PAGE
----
The carry in to camp was straightforward enough and a convenient pool provided an adequate water supply nearby. As in Schönberghöhle I elected for the mezzanine level - a wise choice, as it was drip free. Mike and Tim soon made inroads into the serious amount of food that we'd lugged in and a gourmet underground menu was created. And so to bedů
The next day was to be the last opportunity to push the end of Schwabenland so we made the most of it. One wet lead in the floor was left and we quickly arrived at the Entrische Halle and the undescended pitch. This looked well worth the effort so Tim set to work rigging the thing. I went for a wander around the chamber but there seemed to be no other way on. There may be something in the roof but this will require a mammoth bolting epic to reach. Whilst all the rigging was going on the rest of us busied ourselves slurping tea and bashing off a suspect survey. We only had one bag of rope with us but still managed to descend a 25m pitch followed by an extremely sketchy 15m traverse and then another 30m pitch. Joel peered over another pitch and estimated it to be 40m. So an exciting prospect was left for another year. We would have preferred an ascending passage but this wet series of pitches still looks a viable prospect for a future expedition. Certainly it was an optimistic note to end the expedition with. We arrived back at camp after a 12hr trip. This included a detour to the huge Umst Ands-gang, the highest point in the system. Kit was tidied up, a fresh batch of water was collected and a hearty supper consumed by all. Lots of everything with custard if I remember correctly.
The trip out proved to be much more exciting than we had anticipated. It had evidently rained heavily across the previous few days as trickles of water near the camp had turned to torrents. An extremely rapid exit was made with all out us running full pelt down the larger passages. You certainly work up a sweat! The reason for our haste was Peter's warning that a temporary sump can soon fill after heavy rainfall. Next to the bridge, the most exposed section of fixed ladders, the sound of water was almost deafening. On the way we stopped briefly to pick up a load of carrymats from another camp just in case we had to sit it out. I was the only non-diver in the party and to be honest I think the others were secretly quite looking forward to having to dive out. Fortunately for me the sump was only just starting to fill up. Once outside it soon became apparent why the cave was flooding - it was absolutely chucking it down. Back at camp Richard had already been getting his diving kit together in readiness for a rescue but it wasn't to be.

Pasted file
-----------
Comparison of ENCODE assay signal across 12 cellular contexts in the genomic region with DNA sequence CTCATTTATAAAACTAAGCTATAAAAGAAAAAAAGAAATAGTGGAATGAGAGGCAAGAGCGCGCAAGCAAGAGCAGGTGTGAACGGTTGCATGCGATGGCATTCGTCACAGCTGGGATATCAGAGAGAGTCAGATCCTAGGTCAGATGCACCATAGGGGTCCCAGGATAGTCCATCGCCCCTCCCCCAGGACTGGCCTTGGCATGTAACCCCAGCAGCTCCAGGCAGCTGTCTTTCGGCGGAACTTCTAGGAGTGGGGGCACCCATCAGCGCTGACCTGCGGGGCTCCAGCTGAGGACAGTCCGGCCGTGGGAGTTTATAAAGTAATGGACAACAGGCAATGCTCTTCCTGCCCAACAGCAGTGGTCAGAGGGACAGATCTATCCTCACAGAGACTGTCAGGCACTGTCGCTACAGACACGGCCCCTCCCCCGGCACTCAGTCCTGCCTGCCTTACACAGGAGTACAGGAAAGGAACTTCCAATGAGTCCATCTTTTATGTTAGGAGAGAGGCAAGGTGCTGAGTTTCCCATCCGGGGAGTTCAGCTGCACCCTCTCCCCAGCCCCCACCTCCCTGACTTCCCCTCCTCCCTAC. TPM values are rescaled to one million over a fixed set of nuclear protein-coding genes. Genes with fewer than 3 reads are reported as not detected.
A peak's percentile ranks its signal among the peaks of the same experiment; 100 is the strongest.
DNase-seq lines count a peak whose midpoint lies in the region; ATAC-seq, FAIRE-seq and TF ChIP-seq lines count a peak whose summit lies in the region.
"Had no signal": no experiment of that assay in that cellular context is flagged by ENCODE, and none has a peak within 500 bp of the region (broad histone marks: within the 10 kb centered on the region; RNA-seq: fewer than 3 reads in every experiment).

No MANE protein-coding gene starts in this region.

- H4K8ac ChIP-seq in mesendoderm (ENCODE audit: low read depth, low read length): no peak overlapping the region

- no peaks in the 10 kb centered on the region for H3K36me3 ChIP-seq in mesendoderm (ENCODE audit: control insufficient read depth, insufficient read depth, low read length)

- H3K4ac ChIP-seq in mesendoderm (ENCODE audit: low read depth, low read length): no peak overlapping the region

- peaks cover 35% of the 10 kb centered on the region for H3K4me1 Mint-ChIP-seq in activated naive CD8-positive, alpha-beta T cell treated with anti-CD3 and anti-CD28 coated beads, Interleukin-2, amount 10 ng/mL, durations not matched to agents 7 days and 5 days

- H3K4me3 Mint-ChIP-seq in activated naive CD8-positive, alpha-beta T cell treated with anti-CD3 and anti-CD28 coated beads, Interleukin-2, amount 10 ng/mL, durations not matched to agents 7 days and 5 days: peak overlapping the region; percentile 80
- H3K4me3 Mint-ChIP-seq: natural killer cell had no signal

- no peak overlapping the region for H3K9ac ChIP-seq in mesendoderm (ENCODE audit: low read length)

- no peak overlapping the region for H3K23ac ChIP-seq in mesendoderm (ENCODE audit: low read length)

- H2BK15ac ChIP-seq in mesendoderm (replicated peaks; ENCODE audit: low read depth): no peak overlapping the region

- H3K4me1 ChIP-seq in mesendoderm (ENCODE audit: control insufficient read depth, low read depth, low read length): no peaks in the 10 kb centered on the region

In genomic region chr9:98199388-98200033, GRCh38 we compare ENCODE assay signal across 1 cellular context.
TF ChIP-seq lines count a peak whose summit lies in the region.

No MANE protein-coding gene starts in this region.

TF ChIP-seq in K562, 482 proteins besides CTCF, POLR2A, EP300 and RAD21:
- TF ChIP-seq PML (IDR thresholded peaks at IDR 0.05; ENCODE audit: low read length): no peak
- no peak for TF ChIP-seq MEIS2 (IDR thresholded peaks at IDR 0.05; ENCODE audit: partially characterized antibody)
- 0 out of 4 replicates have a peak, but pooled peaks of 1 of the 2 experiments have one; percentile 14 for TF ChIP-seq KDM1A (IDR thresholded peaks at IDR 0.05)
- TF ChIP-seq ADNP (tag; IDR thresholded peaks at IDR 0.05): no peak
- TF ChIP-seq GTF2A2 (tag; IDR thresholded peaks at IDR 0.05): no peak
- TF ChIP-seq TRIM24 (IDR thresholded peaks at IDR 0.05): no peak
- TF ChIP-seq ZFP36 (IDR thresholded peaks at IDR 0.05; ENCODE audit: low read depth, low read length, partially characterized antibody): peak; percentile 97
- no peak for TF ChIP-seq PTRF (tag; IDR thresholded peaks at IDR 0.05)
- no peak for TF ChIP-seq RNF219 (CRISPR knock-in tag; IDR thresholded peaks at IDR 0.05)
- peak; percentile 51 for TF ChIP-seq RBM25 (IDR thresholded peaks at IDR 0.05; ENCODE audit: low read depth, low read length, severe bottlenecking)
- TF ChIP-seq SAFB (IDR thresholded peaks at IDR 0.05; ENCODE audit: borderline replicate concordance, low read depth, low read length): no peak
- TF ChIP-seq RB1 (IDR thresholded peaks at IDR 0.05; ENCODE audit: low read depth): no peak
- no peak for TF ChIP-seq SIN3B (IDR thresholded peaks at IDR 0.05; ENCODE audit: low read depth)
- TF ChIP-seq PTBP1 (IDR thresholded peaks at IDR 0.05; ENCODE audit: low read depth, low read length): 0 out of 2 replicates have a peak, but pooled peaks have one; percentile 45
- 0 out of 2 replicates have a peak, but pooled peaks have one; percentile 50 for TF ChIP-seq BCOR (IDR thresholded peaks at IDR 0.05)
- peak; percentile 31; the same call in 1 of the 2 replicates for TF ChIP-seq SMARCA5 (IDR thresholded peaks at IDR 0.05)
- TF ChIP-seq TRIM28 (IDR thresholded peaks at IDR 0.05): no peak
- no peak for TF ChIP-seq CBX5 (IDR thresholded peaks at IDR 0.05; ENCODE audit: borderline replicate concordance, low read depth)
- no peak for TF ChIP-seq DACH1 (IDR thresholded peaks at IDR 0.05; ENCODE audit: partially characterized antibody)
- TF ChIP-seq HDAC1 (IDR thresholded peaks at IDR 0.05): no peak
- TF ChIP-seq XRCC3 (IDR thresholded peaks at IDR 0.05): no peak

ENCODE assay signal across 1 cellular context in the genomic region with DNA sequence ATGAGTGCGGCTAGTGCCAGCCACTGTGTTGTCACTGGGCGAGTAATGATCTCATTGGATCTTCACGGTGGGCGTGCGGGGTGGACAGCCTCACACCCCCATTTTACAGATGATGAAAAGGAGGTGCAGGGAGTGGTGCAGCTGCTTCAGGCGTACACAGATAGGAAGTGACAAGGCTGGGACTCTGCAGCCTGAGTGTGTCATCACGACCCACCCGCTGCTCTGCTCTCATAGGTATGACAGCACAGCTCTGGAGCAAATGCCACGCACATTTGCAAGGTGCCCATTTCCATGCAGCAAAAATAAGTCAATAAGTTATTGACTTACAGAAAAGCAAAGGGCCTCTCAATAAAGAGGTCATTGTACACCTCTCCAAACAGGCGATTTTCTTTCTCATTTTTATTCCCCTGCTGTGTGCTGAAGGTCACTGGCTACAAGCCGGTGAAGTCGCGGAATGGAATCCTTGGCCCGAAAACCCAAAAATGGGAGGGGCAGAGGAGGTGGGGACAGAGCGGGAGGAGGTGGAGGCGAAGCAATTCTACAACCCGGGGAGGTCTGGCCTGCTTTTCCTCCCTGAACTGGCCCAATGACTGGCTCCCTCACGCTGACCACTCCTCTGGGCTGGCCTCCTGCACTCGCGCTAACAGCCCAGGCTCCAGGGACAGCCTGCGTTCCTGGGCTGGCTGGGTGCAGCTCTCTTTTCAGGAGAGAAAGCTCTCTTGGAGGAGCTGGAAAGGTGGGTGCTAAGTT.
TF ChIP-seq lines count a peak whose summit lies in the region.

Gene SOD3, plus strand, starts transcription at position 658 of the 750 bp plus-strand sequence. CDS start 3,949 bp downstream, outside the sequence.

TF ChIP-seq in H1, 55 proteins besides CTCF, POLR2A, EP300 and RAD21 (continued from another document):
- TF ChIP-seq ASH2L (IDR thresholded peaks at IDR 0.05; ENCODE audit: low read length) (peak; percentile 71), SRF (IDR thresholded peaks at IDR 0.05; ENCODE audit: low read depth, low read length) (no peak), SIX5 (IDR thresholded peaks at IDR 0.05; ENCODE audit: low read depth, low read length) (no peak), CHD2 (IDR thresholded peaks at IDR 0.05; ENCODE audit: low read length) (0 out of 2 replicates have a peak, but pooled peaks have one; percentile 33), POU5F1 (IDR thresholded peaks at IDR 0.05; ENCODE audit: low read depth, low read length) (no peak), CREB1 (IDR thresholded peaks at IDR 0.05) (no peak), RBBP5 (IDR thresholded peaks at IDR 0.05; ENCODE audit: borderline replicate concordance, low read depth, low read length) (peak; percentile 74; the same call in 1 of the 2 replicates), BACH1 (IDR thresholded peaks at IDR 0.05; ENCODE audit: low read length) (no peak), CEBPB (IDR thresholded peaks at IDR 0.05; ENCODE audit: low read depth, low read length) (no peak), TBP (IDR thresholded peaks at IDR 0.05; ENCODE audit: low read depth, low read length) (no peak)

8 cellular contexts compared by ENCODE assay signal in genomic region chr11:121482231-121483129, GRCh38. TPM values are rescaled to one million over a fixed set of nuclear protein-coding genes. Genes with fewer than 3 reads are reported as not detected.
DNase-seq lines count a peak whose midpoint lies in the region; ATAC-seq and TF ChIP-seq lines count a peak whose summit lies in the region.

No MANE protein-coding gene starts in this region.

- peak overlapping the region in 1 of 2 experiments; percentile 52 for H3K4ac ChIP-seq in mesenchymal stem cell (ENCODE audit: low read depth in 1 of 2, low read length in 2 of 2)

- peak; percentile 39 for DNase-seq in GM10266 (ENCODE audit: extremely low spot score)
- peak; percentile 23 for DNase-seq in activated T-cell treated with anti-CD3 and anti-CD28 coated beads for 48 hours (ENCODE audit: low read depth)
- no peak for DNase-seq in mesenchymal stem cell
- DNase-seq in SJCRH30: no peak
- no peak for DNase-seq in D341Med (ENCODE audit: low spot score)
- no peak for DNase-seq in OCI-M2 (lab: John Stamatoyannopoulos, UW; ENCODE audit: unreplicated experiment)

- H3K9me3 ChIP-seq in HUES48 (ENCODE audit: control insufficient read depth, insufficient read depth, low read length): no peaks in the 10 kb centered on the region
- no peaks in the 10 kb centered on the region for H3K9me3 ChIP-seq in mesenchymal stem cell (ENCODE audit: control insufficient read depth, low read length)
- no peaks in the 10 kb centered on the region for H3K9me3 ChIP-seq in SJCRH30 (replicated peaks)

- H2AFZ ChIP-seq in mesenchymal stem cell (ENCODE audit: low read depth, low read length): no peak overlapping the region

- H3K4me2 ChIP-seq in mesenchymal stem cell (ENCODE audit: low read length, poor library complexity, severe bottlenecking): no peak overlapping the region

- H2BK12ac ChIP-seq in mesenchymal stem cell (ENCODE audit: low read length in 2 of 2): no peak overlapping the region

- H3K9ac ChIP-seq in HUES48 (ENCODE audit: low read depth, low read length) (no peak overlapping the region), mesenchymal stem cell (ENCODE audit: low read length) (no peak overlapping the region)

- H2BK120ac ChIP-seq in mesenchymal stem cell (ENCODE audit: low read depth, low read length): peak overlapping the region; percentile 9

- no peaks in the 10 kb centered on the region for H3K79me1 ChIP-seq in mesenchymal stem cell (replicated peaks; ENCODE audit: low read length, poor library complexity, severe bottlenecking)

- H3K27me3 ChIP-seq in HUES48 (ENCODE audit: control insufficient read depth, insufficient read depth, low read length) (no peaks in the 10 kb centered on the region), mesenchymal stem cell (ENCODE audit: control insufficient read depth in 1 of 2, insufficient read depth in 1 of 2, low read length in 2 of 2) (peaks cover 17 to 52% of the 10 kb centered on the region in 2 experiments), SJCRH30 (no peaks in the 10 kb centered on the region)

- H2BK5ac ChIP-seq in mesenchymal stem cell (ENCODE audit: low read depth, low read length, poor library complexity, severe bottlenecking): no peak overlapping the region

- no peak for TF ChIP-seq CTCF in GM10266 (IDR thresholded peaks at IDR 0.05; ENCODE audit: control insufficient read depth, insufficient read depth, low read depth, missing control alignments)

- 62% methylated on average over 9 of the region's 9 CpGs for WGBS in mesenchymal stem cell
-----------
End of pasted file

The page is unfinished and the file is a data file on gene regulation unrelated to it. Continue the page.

So ended another British expedition to the Dachstein. Little progress was made this time but lots more groundwork in the area conducted. Limited holiday means that unfortunately I won't be there next year. A pity really as I think if we could just find Canyonhöhle.
Mendip Caving Group. UK Charity Number 270088. The object of the Group is, for the benefit of the public, the furtherance of all aspects of the exploration, scientific study and conservation of caves and related features. Membership shall be open to anyone over the age of 18 years with an interest in the objects of the Group.